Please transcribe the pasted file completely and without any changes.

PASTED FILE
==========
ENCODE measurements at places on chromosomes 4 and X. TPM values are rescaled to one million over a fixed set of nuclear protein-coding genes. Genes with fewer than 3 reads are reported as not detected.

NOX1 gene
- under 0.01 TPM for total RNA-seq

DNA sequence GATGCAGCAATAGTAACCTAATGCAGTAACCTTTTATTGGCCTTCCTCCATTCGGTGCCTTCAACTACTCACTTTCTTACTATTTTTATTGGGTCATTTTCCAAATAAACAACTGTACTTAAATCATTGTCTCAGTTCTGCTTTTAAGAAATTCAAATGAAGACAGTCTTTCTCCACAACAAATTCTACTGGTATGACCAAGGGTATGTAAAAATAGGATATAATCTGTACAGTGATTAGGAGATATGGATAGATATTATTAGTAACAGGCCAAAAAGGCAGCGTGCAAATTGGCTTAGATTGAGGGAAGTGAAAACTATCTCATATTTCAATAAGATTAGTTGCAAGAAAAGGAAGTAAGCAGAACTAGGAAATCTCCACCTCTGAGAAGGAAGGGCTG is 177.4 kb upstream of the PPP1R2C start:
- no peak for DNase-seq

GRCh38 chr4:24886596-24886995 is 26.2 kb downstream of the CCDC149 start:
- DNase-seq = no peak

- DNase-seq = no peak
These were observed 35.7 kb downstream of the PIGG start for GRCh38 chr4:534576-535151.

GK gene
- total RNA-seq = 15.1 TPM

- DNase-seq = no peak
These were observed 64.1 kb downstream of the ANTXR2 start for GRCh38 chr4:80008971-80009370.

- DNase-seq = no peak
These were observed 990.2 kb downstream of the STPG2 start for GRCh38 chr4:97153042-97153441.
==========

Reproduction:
ENCODE measurements at places on chromosomes 4 and X. TPM values are rescaled to one million over a fixed set of nuclear protein-coding genes. Genes with fewer than 3 reads are reported as not detected.

NOX1 gene
- under 0.01 TPM for total RNA-seq

DNA sequence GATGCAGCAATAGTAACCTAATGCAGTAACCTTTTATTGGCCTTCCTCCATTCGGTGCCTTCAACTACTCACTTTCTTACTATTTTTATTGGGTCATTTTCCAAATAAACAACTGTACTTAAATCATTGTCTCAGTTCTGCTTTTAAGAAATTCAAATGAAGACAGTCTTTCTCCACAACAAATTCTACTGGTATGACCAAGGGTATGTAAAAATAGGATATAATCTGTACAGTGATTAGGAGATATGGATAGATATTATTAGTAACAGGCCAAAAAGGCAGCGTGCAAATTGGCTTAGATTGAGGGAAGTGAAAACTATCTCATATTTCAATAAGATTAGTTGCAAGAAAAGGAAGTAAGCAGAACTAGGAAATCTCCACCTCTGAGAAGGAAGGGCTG is 177.4 kb upstream of the PPP1R2C start:
- no peak for DNase-seq

GRCh38 chr4:24886596-24886995 is 26.2 kb downstream of the CCDC149 start:
- DNase-seq = no peak

- DNase-seq = no peak
These were observed 35.7 kb downstream of the PIGG start for GRCh38 chr4:534576-535151.

GK gene
- total RNA-seq = 15.1 TPM

- DNase-seq = no peak
These were observed 64.1 kb downstream of the ANTXR2 start for GRCh38 chr4:80008971-80009370.

- DNase-seq = no peak
These were observed 990.2 kb downstream of the STPG2 start for GRCh38 chr4:97153042-97153441.